Since the mid-80’s, after Meryl Streep in Sophie’s Choice (1982) and a few other actors have demonstrated an ability to expand their range by playing foreigners with real accents, accent and dialect coaching came to rise in Hollywood, then New York’s and London’s markets, too. By now, we have many actors who’ve done an amazing work by transforming themselves using not only the body, but the voice and accents as well.
Robert Downey Jr. has done it for both Chaplin and Sherlock Holmes, Javier Bardem has done it for No Country for Old Men, Hugh Laurie was thought by many to actually be an American when doing House M.D., Gwyneth Paltrow did a good job in Shakespeare In Love, Christian Bale had a great Boston accent in The Fighter, Colin Farrell and Kate Winslet have done it many times, Daniel Day Lewis, Viggo Mortensen, Angelina Jolie, Gary Oldman, Kate Beckinsale, Ed Westwick, Brad Pitt, Guy Pearce, the list can go on and on. They’ve all taken dialect coaching from professional teachers.
Accent and Dialect Coaching
This type of training is something you definitely should not be stressing about in the beginning of your acting career. In fact, you don’t really need to be reading this article, unless you’re very curious what dialect coaching actually is and how it works. Try instead to go back to the Acting for Beginners Guide and skimp through articles on acting classes and improvisation training.
When actors are preparing for the role, a lot of them love to learn their character’s accent so as to distance it from themselves and make it look and sound more real. The most common combination is American to British and vice versa. But it could also be something a little more complicated, like a South African accent that you hear more rarely, or even a made up accent like it was for After Earth (2013).
It’s not an easy job for an actor to develop a perfectly good accent that is alien to them. When they ask for dialect coaching, these coaches — sometimes referred to as accent coaches — spend weeks, months and even years working with actors. The nature of work isn’t easy for both, thus these coaches are getting paid significant sum by studios for working with their actors. This is exactly why you should not worry about this in beginning of your career — first, you most likely will not need it, and second, it’s very expensive.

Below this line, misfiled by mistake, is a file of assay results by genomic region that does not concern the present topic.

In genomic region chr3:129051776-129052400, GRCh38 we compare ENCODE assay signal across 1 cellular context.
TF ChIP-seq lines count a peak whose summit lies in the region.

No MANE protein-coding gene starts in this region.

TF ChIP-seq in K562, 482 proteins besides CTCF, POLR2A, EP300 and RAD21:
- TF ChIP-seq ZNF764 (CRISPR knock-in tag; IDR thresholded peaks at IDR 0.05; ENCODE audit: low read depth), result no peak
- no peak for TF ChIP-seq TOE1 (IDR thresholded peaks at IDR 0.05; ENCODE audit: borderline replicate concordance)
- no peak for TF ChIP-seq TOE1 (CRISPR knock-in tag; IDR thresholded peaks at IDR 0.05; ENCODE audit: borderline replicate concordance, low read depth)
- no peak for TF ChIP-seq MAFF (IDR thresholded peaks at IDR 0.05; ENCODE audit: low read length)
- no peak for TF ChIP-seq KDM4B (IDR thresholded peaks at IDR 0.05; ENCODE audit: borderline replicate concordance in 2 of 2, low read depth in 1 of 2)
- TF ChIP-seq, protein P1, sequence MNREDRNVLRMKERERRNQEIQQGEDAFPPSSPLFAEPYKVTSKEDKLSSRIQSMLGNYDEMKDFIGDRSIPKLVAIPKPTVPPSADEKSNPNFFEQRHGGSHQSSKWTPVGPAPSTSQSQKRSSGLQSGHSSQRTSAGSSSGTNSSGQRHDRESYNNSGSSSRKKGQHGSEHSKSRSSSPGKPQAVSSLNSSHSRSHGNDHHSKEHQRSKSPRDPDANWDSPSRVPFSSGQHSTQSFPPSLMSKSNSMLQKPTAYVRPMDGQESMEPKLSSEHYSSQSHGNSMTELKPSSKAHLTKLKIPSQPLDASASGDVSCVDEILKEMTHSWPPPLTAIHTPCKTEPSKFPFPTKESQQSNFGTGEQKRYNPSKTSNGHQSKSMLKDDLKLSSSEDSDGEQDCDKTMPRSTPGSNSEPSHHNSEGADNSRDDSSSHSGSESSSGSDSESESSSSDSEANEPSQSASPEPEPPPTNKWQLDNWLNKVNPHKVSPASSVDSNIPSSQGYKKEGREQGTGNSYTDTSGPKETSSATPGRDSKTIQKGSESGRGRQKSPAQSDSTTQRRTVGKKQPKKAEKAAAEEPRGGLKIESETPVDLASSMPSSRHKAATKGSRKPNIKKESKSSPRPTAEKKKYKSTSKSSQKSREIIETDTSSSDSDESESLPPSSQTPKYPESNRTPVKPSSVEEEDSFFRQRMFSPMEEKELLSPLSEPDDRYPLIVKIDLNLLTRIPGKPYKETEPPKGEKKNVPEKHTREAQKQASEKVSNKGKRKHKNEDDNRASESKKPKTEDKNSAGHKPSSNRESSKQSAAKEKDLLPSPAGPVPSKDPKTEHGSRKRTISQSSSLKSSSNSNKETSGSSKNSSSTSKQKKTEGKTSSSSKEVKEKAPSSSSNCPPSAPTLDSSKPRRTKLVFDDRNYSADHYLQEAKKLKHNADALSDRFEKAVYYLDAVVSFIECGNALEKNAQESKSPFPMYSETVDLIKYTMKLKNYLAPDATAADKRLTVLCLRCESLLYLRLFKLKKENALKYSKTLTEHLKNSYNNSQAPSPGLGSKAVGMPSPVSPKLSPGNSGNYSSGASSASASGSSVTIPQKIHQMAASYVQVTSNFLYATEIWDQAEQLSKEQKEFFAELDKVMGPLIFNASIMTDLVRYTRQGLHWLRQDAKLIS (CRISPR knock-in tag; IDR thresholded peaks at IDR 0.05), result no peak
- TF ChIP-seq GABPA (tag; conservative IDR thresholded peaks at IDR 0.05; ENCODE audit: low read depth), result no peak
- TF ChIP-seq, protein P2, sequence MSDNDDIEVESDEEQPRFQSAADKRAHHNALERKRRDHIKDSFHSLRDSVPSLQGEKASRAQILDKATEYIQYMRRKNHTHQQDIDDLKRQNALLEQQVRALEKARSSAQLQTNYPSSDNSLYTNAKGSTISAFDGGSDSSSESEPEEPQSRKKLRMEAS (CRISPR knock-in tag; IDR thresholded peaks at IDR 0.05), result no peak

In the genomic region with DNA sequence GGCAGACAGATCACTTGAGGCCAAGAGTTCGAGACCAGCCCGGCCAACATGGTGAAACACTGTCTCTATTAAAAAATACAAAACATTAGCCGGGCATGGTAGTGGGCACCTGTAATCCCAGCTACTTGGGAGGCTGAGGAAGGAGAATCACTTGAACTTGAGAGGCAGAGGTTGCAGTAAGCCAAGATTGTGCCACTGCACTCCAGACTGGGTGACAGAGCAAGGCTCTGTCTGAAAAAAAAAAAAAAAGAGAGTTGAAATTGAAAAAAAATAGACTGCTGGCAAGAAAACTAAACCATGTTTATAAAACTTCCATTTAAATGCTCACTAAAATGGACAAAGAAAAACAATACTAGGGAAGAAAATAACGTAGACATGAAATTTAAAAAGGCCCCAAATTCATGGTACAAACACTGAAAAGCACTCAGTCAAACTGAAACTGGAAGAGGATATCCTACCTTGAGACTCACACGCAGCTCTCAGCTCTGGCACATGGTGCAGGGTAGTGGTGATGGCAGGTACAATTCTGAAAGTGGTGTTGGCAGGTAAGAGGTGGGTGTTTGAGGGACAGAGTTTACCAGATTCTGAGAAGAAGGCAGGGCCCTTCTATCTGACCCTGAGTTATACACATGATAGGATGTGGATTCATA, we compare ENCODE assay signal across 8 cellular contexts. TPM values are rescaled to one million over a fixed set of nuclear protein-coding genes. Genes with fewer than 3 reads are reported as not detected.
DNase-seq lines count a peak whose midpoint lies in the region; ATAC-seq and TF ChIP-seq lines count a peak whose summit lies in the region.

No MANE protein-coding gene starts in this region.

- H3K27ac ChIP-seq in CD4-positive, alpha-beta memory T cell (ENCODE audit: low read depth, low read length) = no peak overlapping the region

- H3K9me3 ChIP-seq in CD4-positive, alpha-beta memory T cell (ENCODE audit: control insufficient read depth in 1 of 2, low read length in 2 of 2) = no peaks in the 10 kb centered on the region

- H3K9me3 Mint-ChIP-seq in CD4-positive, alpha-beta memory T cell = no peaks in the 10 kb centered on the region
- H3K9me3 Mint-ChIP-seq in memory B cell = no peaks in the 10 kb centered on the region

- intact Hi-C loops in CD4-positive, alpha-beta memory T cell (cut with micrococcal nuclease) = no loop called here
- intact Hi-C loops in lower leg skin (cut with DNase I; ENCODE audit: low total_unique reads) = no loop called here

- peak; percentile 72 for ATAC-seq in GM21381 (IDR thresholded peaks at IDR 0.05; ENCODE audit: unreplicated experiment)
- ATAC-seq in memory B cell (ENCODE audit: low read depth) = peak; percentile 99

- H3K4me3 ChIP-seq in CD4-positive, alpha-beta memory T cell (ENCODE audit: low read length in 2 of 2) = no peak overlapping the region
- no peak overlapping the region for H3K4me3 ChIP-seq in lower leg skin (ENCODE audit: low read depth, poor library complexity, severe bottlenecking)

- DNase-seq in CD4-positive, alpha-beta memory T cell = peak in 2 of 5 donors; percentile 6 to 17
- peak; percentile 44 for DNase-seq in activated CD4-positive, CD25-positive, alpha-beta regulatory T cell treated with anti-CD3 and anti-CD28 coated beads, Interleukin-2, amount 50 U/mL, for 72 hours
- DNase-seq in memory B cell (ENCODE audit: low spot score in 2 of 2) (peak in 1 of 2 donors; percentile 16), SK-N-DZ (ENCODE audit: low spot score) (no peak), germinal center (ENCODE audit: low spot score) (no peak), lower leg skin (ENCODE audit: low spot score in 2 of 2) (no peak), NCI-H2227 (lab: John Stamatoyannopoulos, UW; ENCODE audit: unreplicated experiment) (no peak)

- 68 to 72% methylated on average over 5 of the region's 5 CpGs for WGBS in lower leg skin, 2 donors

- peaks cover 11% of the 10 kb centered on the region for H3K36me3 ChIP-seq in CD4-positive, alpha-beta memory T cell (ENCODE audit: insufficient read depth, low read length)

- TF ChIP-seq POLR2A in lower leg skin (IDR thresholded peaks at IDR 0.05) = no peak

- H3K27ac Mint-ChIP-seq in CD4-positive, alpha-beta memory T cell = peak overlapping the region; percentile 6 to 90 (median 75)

Some of world’s dialects are extremely complex and can come to be a great challenge for English native speakers. British actors, however, imitate Americans well all the time, as do Americans imitate the Brits.
Actors do train their accents on their own (DialectBlog has a good article for this purpose) on occasion, without any help, however, depending on the situation, that will not always turn out good results. Dialect coaching involves a lot of technicalities that actors just cannot afford to begin learning, therefore, they need a person who will just tell them what to do instead. Dialect coaches always know the exact pronunciation, intonation, pitch, phrasing and placement, phonetics, shifts and patterns of the speech. They’ve studied languages and listened to how people talk all over the world.
“Accents can be a great tool to tell a story – but if you do it wrong, it pulls you right out of the movie.” – Jeremy Renner
Foreign Actors Coming to US and UK
If you’re a foreign actor who’s making a transition into the British or American market, then it is very likely that you will need to take some dialect coaching classes. Probably more than a couple. The reason is that no matter how many famous actors have succeeded in the business with their accents (not that many!) — you still need to go into the audition room as a native English speaker. And preferably, you should be able to do the accent of the country you’re staying in if you really wish to succeed.
Various drama schools and acting schools sometimes offer accent reduction and dialect coaching classes. Central School of Speech and Drama in London specialize in this field. Such schools also work on actors’ enunciation and clarity of speech, which can always benefit any performer regardless of the stage your acting career is in. These types of classes will be usually recommended for stage actors, and one of the best examples of the perfect speech is actor Sir John Gielgud, whose enunciation is always being envied by a lot of performers.
It has to be repeated once again though: do not spend the money on accent and dialect coaching when you don’t have to. Only when you’re going to be offered a big part, or at least invited to audition for a role that might eventually catapult you onto the A-list, you might need to give private dialect coaching classes a shot. Otherwise, keep those thousands in your pocket and spend them on more good acting classes or private acting coaching instead.